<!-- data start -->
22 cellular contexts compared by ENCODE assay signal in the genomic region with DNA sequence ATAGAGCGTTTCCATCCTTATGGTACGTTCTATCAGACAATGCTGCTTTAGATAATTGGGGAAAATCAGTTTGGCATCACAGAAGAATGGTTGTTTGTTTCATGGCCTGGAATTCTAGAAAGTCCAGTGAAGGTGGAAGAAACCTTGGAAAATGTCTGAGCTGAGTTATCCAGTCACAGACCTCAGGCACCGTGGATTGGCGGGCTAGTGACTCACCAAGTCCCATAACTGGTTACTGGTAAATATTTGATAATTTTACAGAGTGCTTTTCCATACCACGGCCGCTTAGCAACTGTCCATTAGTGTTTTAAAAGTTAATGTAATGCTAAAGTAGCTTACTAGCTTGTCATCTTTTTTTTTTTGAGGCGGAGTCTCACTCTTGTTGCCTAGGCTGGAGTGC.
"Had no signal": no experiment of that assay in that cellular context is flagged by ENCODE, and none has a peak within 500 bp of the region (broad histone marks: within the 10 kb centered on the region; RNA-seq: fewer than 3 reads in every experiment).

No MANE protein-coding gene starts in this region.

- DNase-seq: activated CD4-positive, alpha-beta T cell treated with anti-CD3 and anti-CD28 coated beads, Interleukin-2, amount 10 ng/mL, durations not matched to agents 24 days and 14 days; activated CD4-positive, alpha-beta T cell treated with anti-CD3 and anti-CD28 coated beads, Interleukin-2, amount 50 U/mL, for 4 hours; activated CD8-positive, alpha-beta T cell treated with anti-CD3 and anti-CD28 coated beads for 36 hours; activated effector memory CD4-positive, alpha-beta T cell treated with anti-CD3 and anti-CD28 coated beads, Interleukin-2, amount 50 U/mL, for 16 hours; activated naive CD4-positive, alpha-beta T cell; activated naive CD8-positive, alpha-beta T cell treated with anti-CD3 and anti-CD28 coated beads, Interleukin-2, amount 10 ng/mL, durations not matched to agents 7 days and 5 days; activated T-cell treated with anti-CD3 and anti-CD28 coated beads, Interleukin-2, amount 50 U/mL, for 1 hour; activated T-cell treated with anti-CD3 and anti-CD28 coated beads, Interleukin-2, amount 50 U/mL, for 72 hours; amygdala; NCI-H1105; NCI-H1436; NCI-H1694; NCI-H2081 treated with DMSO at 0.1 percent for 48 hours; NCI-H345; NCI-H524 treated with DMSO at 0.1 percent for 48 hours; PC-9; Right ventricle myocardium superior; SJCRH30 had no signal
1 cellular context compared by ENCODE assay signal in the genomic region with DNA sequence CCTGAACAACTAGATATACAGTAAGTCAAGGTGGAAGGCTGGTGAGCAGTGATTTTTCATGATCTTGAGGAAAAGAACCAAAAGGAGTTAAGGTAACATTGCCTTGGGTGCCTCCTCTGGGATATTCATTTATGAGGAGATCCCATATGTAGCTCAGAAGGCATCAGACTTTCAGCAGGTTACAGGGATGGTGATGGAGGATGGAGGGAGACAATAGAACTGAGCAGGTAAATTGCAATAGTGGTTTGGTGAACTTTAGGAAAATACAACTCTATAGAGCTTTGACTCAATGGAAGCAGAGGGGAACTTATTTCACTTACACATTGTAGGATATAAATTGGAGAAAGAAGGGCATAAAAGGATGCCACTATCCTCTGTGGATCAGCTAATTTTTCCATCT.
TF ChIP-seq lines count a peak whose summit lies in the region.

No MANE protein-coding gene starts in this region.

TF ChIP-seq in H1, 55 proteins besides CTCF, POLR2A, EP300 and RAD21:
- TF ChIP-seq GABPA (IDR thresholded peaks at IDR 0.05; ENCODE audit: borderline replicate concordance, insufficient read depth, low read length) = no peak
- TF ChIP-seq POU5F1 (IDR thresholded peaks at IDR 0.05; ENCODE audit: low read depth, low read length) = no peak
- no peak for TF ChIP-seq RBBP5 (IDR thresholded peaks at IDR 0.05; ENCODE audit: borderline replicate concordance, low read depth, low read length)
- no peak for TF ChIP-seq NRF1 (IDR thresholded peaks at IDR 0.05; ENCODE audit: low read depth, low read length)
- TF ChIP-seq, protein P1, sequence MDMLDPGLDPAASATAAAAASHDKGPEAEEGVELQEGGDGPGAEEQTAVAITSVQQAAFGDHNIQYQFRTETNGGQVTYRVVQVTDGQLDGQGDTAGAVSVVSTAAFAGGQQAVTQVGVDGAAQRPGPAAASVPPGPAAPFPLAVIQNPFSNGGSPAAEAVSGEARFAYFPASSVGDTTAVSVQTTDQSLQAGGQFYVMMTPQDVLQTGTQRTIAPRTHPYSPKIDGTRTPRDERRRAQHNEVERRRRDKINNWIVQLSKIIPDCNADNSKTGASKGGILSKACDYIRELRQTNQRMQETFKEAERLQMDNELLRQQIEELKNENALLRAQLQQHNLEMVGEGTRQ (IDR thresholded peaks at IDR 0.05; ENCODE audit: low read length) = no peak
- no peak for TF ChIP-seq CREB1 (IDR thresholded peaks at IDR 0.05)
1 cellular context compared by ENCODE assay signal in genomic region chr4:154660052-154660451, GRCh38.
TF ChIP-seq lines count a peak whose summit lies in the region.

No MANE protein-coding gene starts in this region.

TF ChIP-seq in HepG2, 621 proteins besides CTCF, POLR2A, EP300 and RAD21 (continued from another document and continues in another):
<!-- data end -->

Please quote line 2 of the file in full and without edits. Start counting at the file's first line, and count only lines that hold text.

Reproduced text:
"Had no signal": no experiment of that assay in that cellular context is flagged by ENCODE, and none has a peak within 500 bp of the region (broad histone marks: within the 10 kb centered on the region; RNA-seq: fewer than 3 reads in every experiment).